QUESTION: The Torah states regarding the Par He'elem Davar, "v'Asah la'Par Ka'asher Asah l'Far ha'Chatas" -- "And he shall do with the bull as he did with the bull of the Chatas" (Vayikra 4:20). The Beraisa (39a) states that the first word "la'Par" includes the Par Yom ha'Kipurim, and the second "l'Far" includes the Par Kohen Mashi'ach. The word "ha'Chatas" includes a Chatas brought by the people for a communal transgression of the sin of idolatry. The verse teaches that all of their Zerikos must be done in order for the Korban to be valid.
The Beraisa (39a) adds that one might have thought that these words ("la'Par") refer to the Chata'os of the Regalim and of Roshei Chadashim. The Beraisa says that it is logical that they refer to Korbanos that are clearly brought for sins, and not to Korbanos that are not brought for sins.
TOSFOS (DH u'Se'irei) asks why the Gemara entertains the possibility that the verse includes the Chatas of Rosh Chodesh. The Chatas of Rosh Chodesh is eaten, as indicated by the fact that Moshe Rabeinu was upset at the sons of Aharon for burning the Chatas of Rosh Chodesh (Vayikra 10:16). The Chata'os listed in the Beraisa, however, are not eaten but burned! (Since they are so different in such a significant way, it seems clear that the verse would not include them in place of other Chata'os which are burned.)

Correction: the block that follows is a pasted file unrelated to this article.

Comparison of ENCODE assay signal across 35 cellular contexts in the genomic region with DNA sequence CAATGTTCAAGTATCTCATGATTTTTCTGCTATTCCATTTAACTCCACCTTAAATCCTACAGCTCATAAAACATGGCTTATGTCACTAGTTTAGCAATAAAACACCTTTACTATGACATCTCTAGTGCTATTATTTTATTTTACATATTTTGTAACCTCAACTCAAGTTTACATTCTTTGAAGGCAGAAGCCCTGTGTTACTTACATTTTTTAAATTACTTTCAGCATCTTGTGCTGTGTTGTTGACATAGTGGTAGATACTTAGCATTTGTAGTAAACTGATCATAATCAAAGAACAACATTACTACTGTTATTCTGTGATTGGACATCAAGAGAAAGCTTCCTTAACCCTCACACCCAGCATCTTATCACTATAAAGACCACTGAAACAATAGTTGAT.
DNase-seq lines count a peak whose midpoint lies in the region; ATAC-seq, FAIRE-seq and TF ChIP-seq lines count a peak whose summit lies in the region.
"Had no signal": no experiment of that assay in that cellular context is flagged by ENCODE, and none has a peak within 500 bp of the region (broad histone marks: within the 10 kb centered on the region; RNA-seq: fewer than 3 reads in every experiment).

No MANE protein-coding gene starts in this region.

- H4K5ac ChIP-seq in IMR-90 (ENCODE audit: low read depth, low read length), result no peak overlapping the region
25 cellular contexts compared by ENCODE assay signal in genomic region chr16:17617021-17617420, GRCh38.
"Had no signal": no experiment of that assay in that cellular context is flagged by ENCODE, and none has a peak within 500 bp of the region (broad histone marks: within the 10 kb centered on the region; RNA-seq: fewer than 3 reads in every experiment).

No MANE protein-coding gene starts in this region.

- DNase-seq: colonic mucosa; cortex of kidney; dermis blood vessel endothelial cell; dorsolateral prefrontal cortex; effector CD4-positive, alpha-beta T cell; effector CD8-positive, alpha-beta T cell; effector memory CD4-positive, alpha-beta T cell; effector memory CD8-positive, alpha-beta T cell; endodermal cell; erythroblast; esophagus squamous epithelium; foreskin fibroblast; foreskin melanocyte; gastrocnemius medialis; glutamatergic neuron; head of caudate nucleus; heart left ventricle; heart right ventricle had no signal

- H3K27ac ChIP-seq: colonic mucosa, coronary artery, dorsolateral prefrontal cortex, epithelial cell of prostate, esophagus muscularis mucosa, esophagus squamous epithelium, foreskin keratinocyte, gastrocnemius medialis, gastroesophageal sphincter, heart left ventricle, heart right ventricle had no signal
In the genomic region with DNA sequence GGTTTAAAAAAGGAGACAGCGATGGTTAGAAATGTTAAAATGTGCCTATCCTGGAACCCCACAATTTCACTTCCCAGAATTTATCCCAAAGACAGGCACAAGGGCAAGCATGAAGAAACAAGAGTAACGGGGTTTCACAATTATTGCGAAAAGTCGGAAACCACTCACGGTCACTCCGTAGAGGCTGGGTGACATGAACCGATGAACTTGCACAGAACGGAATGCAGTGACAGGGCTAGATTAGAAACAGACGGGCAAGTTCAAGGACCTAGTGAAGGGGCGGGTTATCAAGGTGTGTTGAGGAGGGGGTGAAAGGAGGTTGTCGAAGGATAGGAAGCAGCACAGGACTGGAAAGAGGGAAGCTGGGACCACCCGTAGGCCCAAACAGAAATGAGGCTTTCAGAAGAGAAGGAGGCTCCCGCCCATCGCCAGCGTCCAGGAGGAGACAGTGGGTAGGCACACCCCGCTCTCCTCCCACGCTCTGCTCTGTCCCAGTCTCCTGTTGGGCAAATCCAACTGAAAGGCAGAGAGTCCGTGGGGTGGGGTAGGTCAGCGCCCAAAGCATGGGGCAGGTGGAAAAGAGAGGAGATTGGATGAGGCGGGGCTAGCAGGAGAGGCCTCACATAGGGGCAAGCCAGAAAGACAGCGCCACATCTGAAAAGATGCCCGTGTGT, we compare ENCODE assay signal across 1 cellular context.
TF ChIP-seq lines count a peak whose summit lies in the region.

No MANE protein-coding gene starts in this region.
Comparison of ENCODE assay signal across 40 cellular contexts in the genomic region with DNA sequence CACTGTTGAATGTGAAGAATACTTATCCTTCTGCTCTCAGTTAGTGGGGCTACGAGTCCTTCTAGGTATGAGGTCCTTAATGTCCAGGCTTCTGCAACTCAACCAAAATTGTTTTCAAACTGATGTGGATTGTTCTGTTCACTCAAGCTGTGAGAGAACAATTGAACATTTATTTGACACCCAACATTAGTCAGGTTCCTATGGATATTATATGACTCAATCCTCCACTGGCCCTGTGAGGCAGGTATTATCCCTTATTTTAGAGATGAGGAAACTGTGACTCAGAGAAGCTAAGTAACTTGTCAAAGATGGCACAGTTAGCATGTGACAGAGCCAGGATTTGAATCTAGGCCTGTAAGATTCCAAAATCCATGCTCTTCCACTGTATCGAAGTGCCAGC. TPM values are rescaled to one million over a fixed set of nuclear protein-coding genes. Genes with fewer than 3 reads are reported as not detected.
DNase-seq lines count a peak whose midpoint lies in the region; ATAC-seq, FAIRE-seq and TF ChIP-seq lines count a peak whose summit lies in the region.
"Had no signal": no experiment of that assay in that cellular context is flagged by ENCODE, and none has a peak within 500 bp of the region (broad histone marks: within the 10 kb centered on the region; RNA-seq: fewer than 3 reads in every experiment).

(a) TOSFOS answers that the Gemara's question is actually why Moshe Rabeinu did not derive from this verse that the Chatas of Rosh Chodesh has the same law in all respects as the Chata'os that are burned (such as the Par He'elem Davar).
(b) The SHITAH MEKUBETZES also suggests this answer, but he has difficulty with it. He suggests instead that the Gemara does not really mean to suggest that the verse includes the Chatas of Rosh Chodesh, but it means to suggest only that the verse includes the Chata'os of the Regalim. Since Rosh Chodesh and the Regalim are always mentioned together, the Gemara mentions Rosh Chodesh here as well.